House Speaker Paul D. Ryan could be facing his toughest re-election race in years after Democrat Randy Bryce reported a huge fundraising haul Monday, collecting more than $2 million so far this year in his bid to unseat the chamber’s top Republican.
Mr. Bryce, who has twice failed to win a state legislative seat and also lost a school board race, seems to have built some enthusiasm in the race for the district in southeast Wisconsin.
Aided by national liberal groups, his campaign reported a $2.1 million haul for the first fundraising quarter of the year, and $4.75 million total since the start of 2017. He had $2.3 million on hand.
Ousting a sitting House speaker would be a major coup for Democrats, and Mr. Ryan presents a juicy target for liberal activists after he pushed through President Trump’s tax cut bill last year and authored GOP budgets that proposed cutting entitlements such as Medicare and Medicaid.
Mr. Ryan’s team remains unperturbed about his prospects.
“Whoever Paul Ryan faces this fall, we’re confident that just like the previous nine election cycles, he’ll be re-elected comfortably because he has kept his promise to fight for his constituents in the First District and worked hard to improve their lives,” said Jeremy Adler, Mr. Ryan’s campaign spokesperson.
Mr. Ryan is also known as an impressive fundraiser, both for his own campaign and House Republicans overall. He raised more than $10 million least year and had $9 million on hand as 2018 began.
He won his 2016 race by 35 points and Cook Political Report still rates this year’s race as “solid Republican.” But University of Virginia political scientist Larry Sabato moved the seat from “safe Republican” to “likely Republican.”
Sabato’s Crystal Ball, his rolling analysis of elections, says Mr. Ryan has been “untouchable” during his races, but said the district can be competitive. It went for President Obama in 2008, but swung to the GOP — with Mr. Ryan on the ticket as the vice presidential nominee — in 2012, and went for President Trump by 10 points in 2016.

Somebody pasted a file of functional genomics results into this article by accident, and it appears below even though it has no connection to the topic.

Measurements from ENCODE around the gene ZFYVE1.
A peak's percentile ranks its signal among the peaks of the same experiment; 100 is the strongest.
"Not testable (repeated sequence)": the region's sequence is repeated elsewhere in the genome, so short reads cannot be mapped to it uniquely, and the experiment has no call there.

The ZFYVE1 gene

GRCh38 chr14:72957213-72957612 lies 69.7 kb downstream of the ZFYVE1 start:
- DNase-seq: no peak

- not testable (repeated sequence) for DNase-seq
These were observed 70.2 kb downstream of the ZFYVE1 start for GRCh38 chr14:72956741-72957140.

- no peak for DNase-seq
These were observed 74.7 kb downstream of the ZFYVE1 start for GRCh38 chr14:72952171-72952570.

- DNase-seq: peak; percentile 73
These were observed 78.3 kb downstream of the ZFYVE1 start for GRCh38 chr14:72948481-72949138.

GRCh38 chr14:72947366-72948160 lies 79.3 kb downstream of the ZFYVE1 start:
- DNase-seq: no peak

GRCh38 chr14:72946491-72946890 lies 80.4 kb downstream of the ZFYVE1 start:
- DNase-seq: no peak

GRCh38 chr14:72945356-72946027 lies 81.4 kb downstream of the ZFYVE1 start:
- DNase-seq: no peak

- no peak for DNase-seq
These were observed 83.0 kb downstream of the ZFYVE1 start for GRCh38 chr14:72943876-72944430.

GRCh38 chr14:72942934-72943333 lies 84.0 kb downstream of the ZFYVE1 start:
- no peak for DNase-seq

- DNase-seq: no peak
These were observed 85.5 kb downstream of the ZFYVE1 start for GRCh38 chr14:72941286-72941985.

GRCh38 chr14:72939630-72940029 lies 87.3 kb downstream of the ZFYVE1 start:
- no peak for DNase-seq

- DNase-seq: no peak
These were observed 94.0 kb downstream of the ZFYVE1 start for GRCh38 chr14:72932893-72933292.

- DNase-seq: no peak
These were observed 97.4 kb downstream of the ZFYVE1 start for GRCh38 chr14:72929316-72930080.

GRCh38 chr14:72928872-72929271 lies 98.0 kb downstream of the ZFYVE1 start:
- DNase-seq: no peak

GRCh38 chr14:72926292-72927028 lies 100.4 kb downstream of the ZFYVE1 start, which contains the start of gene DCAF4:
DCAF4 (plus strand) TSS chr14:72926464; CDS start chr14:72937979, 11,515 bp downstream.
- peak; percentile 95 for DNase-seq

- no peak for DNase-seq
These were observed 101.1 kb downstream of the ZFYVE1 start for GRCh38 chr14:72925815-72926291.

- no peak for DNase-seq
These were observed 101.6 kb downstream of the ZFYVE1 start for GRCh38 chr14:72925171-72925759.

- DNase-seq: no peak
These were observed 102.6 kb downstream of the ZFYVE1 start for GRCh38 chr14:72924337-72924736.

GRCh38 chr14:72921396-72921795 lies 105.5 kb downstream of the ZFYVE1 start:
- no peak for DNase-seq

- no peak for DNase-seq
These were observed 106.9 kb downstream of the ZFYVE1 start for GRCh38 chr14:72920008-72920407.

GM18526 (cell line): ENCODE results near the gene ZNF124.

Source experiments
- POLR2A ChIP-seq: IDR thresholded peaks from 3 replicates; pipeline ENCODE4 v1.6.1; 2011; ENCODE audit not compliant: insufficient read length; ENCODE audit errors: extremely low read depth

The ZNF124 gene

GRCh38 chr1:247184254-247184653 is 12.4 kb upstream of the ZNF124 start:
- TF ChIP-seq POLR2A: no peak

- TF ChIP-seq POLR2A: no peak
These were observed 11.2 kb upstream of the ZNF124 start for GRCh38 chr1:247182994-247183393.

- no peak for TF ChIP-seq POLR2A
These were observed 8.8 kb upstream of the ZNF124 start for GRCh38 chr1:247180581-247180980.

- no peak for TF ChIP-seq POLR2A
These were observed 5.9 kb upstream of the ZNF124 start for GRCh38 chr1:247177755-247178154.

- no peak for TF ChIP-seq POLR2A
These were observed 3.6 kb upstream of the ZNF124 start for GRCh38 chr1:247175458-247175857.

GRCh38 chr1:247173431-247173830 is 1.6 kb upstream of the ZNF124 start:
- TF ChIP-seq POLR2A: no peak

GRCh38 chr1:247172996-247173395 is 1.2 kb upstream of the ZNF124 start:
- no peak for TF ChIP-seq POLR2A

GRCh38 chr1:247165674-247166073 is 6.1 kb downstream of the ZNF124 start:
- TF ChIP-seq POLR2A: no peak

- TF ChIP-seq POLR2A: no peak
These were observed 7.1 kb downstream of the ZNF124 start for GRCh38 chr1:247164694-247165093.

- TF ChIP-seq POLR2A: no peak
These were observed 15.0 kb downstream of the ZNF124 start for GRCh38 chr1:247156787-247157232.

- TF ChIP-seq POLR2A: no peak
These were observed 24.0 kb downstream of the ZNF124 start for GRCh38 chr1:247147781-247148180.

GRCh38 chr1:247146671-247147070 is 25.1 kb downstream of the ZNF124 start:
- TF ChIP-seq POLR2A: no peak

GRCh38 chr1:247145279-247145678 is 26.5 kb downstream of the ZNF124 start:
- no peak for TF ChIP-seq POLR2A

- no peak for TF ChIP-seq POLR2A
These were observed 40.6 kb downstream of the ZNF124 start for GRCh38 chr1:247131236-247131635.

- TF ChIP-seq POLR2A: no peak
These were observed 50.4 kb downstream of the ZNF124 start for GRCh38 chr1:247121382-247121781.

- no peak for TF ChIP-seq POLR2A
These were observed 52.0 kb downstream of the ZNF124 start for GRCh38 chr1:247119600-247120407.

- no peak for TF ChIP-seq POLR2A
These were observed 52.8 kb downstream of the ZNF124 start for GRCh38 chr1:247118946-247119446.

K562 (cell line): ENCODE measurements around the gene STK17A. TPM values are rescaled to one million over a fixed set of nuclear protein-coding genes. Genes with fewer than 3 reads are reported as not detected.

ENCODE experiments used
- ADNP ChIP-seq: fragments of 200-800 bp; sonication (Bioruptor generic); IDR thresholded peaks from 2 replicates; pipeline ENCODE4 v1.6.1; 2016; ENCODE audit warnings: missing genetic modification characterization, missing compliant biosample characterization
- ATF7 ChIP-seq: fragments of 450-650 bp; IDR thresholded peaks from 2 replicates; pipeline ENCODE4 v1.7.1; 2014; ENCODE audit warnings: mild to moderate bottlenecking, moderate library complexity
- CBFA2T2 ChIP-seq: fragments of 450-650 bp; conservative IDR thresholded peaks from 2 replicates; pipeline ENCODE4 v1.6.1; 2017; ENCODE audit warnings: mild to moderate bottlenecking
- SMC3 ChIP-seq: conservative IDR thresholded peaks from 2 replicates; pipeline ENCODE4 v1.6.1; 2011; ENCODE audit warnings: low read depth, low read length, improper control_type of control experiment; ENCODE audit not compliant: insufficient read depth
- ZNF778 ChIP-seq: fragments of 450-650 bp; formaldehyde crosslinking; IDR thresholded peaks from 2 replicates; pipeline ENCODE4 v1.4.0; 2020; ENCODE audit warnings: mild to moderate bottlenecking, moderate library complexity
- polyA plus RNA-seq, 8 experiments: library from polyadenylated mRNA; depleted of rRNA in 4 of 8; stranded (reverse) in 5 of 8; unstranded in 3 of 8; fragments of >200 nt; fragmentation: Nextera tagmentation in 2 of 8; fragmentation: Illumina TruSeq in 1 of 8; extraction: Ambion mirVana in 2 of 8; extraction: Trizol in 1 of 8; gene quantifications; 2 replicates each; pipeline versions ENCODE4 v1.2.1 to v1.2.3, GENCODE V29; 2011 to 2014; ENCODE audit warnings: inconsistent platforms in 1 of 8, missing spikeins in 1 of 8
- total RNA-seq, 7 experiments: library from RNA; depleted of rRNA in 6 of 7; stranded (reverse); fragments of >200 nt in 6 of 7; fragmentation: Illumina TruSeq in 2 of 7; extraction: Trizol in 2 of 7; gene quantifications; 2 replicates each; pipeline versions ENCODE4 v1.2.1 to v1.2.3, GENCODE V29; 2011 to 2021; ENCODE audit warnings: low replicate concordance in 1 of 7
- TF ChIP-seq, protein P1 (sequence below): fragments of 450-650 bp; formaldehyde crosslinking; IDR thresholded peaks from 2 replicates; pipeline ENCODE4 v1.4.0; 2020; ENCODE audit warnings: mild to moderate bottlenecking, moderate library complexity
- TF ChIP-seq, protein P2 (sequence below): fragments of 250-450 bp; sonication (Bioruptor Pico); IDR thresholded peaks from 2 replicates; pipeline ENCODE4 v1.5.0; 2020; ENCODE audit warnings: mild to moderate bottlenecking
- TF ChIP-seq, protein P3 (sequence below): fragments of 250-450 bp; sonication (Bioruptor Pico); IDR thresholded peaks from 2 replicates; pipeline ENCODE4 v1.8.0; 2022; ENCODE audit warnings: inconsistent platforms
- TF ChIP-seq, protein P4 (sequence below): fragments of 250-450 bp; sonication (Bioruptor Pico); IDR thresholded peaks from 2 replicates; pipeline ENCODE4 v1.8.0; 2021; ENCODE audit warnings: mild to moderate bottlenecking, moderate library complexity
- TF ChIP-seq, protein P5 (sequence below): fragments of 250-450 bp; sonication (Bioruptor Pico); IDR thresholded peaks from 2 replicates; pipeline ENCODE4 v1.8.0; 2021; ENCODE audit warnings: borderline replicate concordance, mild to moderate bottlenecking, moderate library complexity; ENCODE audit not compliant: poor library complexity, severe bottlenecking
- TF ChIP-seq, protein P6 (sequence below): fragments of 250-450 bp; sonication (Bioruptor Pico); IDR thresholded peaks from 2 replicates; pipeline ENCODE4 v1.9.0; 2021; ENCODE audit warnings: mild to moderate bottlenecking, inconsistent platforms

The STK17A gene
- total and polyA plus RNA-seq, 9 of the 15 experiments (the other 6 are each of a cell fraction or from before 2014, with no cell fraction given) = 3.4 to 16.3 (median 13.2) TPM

Mr. Ryan’s opponent in 2016, Democrat Ryan Solen, lagged far behind in fundraising, so Mr. Bryce’s campaign haul suggests more party effort on the race this time.
Mr. Bryce says he’s more in tune with what constituents are looking for than a Washington insider like Mr. Ryan.
“He spends all his time with lobbyists and billionaires,” Mr. Bryce told Bloomberg in an interview last week.
Though he is pitching himself as a populist Democrat he carries liberal positions into the race on social issues. He is pro-choice, supports a ban on some semiautomatic rifles, and has been a vocal critic of the Republican tax plan.
Before Mr. Bryce can take on Mr. Ryan he must win the Democratic primary, where he faces Cathy Myers, a member of the school board in Janesville who has trailed Mr. Bryce in fundraising since both entered the race.
Ms. Myers’ campaign acknowledges the fundraising deficit, but says that most of Mr. Bryce’s money is from out-of-state donors enticed to pony up by the likes of national liberal activist groups such as Democracy for America and Working Families Party.
“Randy Bryce’s fundraising haul is due to the anti-Paul Ryan sentiment we’ve seen nationwide,” said Dennis Hughes, a spokesman for Ms. Meyers’ campaign. “He relies on out-of-state donors and celebrities that don’t know there is a more viable candidate running who has more local support.”
National Democrats have elevated the race against Mr. Ryan, with the Democratic Congressional Campaign Committee putting the seat on their list of targeted districts late last year.
“I believe that either Mr. Bryce or Ms. Myers, whoever comes through the Democratic primary in August, will mount a very serious challenge to Paul Ryan because his agenda on health care, taxation and spending is incredibly unpopular and his approval rating in the district has notably dropped,” said Melanie Conklin, spokeswoman for the Wisconsin Democratic Party.
Republicans have controlled the district since 1995 with Mr. Ryan representing the area since 1999.
The last sitting House speaker to be defeated for re-election was Rep. Tom Foley, Washington Democrat, in 1994. But in 2014, Majority Leader Eric Cantor, Virginia Republican, lost his primary.